The movie simultaneously follows the lives of three other black students attending the university, including Coco, who comes off as an Uncle Tom, Troy Fairbanks who is the son of the school’s dean, and Lionel Higgins, who is the nerd, stereotyped and bullied mostly because of his sexuality. Sam and Lionel along with a group of other racially diverse students ultimately work together to ignite the biggest race war in their school’s history as a result of a racist Halloween party thrown by a popular student magazine.
This movie hit home for me in more ways than one. If you went to a PWI, then you know what it means to be an “other.” I spent the majority of my college career, but specifically my last two years feeling like an outsider. I just didn’t feel like I was in an environment that understood me. When I saw this movie, I felt like I wasn’t alone. Someone had to feel the same way to create such a real and culturally poignant movie for my generation. I say my generation; because this movie deals with the individual and institutional racism we encounter at the most prominent universities in America today. It also channels a modern-day Spike Lee Joint. This movie isn’t an attack on White people but illustrates the experience of what it means to be black in America or in a smaller scope what it means to be black in a university where the majority is non-black.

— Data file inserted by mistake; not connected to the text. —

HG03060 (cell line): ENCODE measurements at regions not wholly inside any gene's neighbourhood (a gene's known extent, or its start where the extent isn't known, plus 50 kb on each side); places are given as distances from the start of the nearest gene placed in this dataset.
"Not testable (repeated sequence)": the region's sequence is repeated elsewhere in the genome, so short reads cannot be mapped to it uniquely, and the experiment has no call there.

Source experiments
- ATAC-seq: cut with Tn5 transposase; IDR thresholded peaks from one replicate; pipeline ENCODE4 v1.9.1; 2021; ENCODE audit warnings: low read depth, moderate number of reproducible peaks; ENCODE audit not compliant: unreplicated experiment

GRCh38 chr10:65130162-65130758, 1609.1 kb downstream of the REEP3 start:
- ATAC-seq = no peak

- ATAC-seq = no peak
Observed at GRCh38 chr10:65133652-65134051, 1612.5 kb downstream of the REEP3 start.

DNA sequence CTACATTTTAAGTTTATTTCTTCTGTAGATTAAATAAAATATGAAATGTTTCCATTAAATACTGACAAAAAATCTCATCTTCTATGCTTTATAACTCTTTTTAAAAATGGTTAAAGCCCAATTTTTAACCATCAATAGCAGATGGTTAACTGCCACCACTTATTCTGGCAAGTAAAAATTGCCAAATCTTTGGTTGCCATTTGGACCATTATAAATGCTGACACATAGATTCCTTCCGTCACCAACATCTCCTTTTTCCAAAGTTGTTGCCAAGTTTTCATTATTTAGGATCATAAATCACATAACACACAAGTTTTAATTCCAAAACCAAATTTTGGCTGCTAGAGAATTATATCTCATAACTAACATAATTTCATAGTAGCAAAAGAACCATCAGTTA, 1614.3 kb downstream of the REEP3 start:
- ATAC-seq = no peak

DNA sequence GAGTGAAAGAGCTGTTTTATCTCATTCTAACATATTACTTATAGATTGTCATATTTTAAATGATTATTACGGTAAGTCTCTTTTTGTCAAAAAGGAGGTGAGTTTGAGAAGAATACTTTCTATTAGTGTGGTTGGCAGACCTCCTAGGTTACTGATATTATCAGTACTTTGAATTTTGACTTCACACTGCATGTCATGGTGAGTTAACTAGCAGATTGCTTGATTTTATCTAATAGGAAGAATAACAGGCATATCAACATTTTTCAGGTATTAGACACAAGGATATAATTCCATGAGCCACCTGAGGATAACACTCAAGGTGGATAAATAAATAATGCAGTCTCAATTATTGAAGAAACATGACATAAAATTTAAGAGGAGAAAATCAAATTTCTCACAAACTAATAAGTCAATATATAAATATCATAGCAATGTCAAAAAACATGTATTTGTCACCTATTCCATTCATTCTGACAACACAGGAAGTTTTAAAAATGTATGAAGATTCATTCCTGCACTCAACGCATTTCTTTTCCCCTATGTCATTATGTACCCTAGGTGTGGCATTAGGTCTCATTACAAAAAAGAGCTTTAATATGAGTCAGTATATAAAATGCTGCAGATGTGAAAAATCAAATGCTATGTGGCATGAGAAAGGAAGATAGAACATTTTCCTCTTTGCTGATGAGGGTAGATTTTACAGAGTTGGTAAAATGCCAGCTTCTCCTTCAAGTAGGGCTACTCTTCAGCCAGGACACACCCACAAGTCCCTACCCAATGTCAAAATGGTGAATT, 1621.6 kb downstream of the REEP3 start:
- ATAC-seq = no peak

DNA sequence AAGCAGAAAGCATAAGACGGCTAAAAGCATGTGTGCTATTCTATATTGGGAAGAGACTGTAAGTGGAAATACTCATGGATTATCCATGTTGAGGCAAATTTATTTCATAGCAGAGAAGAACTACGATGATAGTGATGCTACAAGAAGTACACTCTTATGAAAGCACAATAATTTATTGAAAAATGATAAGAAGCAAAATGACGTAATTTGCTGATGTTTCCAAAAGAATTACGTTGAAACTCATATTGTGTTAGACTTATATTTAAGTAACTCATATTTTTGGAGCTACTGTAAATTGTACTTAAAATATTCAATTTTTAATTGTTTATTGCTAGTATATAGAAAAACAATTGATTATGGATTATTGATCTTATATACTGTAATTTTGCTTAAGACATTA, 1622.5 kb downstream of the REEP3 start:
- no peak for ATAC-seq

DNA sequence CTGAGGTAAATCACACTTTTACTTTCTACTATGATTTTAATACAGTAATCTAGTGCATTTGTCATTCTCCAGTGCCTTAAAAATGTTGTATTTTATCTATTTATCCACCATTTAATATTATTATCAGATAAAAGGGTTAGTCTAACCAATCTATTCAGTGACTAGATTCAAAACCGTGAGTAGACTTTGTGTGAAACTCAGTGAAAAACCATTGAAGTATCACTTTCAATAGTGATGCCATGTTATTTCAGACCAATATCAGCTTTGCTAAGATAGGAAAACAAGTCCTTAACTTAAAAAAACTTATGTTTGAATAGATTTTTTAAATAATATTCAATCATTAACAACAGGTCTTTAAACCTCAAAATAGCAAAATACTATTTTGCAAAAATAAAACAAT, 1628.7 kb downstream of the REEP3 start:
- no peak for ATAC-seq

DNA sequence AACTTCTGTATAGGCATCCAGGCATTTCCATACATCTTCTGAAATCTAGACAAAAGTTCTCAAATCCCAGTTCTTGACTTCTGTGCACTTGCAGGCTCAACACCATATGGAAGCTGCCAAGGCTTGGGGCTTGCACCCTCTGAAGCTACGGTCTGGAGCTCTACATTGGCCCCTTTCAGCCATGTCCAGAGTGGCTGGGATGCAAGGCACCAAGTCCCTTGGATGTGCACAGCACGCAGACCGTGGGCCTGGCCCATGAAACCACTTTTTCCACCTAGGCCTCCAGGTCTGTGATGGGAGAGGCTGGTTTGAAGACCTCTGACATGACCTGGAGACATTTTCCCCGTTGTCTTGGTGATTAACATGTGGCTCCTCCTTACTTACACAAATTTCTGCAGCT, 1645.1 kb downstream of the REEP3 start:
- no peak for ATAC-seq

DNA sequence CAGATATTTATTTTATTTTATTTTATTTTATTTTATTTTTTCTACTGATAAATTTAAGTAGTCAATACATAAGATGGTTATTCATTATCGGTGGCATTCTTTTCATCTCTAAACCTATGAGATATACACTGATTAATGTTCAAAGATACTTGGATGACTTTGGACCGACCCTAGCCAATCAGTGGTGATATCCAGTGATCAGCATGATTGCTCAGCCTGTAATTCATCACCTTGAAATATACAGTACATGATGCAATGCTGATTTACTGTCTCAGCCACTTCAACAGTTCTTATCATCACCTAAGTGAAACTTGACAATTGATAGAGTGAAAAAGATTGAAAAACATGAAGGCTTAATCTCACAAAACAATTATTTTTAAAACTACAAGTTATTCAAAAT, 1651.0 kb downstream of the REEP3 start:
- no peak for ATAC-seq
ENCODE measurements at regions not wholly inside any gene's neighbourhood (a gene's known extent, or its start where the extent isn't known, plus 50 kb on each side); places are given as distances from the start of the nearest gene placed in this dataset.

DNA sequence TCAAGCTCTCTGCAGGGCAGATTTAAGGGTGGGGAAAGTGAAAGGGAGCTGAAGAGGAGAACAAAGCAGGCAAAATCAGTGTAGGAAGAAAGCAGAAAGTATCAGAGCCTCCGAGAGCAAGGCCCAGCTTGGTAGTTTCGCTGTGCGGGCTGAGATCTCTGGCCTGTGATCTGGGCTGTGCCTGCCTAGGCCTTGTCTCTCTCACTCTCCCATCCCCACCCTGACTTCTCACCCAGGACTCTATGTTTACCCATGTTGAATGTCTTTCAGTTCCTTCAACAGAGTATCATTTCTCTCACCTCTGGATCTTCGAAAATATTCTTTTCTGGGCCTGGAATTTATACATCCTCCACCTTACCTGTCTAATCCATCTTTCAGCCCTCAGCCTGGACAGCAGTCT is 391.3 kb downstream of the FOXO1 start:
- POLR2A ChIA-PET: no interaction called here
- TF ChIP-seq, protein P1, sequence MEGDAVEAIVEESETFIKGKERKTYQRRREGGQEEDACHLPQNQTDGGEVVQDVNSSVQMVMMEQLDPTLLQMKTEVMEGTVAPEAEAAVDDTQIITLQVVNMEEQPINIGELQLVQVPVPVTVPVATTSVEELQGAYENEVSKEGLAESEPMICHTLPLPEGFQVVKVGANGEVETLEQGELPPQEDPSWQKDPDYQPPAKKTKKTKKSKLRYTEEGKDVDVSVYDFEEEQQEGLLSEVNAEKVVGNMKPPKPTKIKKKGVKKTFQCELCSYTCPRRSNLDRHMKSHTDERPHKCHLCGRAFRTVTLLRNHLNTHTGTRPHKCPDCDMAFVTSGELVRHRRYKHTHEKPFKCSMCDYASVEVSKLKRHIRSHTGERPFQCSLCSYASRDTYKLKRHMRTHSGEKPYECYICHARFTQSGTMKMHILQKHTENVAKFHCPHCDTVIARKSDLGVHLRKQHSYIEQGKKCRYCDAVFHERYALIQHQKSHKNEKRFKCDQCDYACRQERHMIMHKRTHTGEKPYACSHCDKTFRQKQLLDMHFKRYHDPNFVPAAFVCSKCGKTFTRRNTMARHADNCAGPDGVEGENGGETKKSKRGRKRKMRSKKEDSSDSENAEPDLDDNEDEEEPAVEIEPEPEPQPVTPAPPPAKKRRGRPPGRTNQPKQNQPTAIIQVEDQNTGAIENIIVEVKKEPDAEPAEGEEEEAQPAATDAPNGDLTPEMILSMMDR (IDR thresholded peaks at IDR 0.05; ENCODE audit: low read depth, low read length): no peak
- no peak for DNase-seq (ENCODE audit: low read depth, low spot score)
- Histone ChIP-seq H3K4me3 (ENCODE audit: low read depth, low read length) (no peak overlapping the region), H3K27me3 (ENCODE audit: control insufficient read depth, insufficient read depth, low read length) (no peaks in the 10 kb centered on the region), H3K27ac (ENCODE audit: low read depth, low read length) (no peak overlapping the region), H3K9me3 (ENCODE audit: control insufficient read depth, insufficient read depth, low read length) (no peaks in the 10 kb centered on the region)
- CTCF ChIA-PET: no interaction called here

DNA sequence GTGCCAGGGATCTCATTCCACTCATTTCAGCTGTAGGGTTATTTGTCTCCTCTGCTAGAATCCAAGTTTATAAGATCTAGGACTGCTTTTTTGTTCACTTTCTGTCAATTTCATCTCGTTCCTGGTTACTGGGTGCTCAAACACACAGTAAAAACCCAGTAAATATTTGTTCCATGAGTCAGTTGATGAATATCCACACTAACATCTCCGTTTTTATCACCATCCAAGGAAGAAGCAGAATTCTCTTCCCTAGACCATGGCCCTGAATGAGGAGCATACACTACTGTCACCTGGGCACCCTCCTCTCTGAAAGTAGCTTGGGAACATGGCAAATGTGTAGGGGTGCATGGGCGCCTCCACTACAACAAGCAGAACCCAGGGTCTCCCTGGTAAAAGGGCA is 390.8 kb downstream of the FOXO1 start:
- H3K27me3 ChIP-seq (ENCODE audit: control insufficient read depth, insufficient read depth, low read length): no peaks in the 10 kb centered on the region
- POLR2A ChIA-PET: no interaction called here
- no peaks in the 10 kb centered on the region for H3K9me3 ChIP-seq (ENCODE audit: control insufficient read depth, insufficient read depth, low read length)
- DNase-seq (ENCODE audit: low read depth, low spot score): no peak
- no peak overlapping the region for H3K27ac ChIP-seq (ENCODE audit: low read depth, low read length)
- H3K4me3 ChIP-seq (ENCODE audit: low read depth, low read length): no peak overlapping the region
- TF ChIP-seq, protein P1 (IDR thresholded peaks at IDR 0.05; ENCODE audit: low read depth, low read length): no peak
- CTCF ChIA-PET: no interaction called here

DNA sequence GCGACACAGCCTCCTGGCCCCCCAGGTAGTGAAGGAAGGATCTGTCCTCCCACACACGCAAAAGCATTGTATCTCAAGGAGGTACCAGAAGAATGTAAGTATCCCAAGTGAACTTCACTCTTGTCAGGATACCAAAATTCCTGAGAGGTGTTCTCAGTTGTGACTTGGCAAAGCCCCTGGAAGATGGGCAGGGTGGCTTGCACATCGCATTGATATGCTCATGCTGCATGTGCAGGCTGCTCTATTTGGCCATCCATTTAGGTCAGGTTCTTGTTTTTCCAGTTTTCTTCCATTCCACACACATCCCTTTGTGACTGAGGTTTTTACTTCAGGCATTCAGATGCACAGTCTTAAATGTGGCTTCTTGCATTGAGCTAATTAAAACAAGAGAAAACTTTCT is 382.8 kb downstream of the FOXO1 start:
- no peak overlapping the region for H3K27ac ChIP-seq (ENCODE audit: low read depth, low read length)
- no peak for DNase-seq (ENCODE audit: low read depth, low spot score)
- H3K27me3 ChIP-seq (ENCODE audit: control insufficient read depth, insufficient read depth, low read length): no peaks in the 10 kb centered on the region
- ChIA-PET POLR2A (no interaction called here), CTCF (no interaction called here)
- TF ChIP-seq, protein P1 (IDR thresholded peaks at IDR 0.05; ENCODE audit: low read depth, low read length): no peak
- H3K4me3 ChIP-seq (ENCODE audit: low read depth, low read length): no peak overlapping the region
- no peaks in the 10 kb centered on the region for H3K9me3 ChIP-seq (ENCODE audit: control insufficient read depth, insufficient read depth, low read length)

I encourage you to watch for yourself. I found the movie on Hulu
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The below excerpt is my first attempt at writing about the issue of Colorism, during my sophomore year in college. I’ll share with you the first three pages of this 20-page research paper. This essay along with a few others eventually helped me win the Excellence in Communication Award at Penn State. If you decide you would like to read more about Colorism, please read the book The Color Complex, it’s one of the most thought-provoking books I’ve ever read regarding this issue:
If you’re black get back/if you’re brown stick around/ if your light you’re all right.